Global Experts Demonstrate Common Machine Methods in Value in Health
Lawrenceville, NJ, USA—July 16, 2019—Value in Health, the official journal of ISPOR—the professional society for health economics and outcomes research, announced today the publication of a high-level overview of machine learning for healthcare outcomes researchers and decision makers. The report, “Machine Learning for Health Services Researchers,” was published in the July 2019 issue of Value in Health.
Machine learning is a rapidly growing field that attempts to extract general concepts from large datasets, commonly in the form of an algorithm that predicts an outcome—a task that has become increasingly difficult to accomplish by humans because data volume and complexity has increased beyond what was capable with traditional statistics and desktop computers.
Machine learning methods may be useful to health service researchers seeking to improve prediction of a healthcare outcome with large datasets available to train and refine an estimator algorithm. Machine learning methods can help generalizable data-driven estimators when many covariates are being selected among and when the outcome of interest may be produced by complex nonlinear relationships and interaction terms.
In this report, the authors introduce key concepts for understanding the application of machine learning methods to healthcare outcomes research. They first provide an overview of machine learning, then identify 5 steps to developing and applying a machine learning algorithm (commonly referred to as a predictive model or estimator): (1) data preparation, (2) estimator family selection, (3) estimator parameter learning, (4) estimator regularization, and (5) estimator evaluation.
The report goes on to compare 3 of the most common machine learning methods: (1) decision tree methods that can be useful for identifying how different subpopulations experience different risks for an outcome, (2) deep learning methods that can identify complex nonlinear patterns or interactions between variables predictive of an outcome, and (3) ensemble methods that can improve predictive performance by combining multiple machine learning methods. Finally, the authors demonstrate the application of common machine methods to a simulated insurance claims dataset.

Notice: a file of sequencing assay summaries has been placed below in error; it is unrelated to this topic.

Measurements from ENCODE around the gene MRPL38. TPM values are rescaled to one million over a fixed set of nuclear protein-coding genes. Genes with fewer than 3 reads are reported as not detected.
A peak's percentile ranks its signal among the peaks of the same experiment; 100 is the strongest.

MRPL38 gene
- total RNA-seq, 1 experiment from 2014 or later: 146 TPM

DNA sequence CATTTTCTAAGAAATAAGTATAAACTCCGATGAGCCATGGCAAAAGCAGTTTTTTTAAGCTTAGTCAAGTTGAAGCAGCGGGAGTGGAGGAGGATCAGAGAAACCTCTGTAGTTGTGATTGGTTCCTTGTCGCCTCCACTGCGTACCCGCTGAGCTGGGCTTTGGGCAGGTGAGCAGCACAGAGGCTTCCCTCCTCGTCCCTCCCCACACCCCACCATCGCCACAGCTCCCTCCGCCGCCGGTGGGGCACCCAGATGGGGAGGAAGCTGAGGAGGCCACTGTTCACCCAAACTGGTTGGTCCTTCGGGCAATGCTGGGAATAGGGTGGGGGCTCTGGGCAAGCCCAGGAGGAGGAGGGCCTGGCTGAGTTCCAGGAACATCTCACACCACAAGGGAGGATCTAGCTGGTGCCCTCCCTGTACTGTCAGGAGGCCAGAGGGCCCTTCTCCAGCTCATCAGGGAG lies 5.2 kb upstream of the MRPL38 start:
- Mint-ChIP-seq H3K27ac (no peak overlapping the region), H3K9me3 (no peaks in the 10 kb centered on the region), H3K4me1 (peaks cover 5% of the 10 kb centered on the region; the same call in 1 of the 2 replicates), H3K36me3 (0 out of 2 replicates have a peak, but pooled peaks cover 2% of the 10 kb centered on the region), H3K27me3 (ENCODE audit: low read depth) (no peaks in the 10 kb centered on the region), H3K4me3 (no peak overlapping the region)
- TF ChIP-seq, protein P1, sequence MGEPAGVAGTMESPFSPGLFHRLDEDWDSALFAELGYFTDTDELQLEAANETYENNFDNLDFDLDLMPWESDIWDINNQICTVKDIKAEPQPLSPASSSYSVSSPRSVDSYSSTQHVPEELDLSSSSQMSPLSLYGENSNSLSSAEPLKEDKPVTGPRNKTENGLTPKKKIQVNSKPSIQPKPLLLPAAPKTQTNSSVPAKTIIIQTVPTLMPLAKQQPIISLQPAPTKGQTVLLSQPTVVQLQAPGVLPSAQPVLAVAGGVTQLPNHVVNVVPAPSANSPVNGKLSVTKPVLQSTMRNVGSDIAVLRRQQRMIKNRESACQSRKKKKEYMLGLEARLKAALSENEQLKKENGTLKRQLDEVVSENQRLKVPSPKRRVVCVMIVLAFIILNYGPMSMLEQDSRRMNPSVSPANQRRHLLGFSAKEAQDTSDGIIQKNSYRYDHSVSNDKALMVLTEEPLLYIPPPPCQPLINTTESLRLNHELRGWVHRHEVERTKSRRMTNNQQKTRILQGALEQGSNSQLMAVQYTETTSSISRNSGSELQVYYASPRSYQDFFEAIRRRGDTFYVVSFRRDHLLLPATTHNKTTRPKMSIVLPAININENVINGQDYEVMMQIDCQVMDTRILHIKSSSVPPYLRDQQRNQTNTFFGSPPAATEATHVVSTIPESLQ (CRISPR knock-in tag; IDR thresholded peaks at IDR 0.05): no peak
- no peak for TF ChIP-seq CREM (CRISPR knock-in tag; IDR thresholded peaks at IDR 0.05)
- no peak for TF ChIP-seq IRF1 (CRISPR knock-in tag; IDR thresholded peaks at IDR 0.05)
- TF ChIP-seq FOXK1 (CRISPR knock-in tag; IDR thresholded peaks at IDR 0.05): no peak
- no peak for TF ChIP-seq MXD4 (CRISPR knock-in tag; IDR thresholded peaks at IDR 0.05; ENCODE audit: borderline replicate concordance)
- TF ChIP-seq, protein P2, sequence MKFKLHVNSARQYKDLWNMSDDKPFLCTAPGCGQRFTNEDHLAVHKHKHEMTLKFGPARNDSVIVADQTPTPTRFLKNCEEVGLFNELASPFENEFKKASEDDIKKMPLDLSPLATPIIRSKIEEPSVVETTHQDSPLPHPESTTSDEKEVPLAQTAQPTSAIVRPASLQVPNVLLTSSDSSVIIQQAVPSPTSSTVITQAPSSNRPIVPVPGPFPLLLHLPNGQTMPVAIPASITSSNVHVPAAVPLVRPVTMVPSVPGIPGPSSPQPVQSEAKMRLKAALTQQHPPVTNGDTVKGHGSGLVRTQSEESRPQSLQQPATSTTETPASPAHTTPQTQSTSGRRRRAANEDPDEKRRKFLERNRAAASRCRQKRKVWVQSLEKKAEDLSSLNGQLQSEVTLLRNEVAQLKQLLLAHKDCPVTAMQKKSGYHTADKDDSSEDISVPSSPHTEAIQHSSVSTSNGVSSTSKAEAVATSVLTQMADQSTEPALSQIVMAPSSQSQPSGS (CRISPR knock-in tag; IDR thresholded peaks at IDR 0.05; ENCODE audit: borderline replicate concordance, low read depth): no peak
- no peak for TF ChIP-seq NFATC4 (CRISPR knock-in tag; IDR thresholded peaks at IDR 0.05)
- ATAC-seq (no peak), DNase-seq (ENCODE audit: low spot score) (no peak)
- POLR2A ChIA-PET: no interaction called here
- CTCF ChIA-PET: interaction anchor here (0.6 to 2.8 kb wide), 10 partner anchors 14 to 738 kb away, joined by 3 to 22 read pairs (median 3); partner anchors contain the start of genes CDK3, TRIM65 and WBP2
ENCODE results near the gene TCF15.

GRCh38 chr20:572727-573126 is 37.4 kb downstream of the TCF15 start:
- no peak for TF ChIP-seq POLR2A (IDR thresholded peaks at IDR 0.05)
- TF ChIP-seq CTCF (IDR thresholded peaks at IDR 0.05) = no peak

“While machine learning methods may be useful to health service researchers, they offer considerable challenges that are worth considering before engaging in a machine learning activity,” said author Patrick Doupe, PhD, Zalando SE, Berlin, Germany. “Specifically, they may be difficult to interpret (particularly for deep learning), difficult to glean mechanistic understandings from, and may require substantial investment of time and resources for computation. Nevertheless, improvements in hardware and cloud computing technologies have made machine learning methods increasingly accessible to healthcare outcomes researchers and healthcare organizations. With this article, we aim to lower the barriers to implementing machine learning methods.”
ISPOR, the professional society for health economics and outcomes research (HEOR), is an international, multistakeholder, nonprofit dedicated to advancing HEOR excellence to improve decision making for health globally. The Society is the leading source for scientific conferences, peer-reviewed and MEDLINE®-indexed publications, good practices guidance, education, collaboration, and tools/resources in the field.
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ABOUT VALUE IN HEALTH
Value in Health (ISSN 1098-3015) is an international, indexed journal that publishes original research and health policy articles that advance the field of health economics and outcomes research to help healthcare leaders make evidence-based decisions. The journal’s 2018 impact factor score is 5.037. Value in Health is ranked 4th among 81 journals in health policy and services, 5th among 98 journals in healthcare sciences and services, and 11th among 363 journals in economics. Value in Health is a monthly publication that circulates to more than 10,000 readers around the world.
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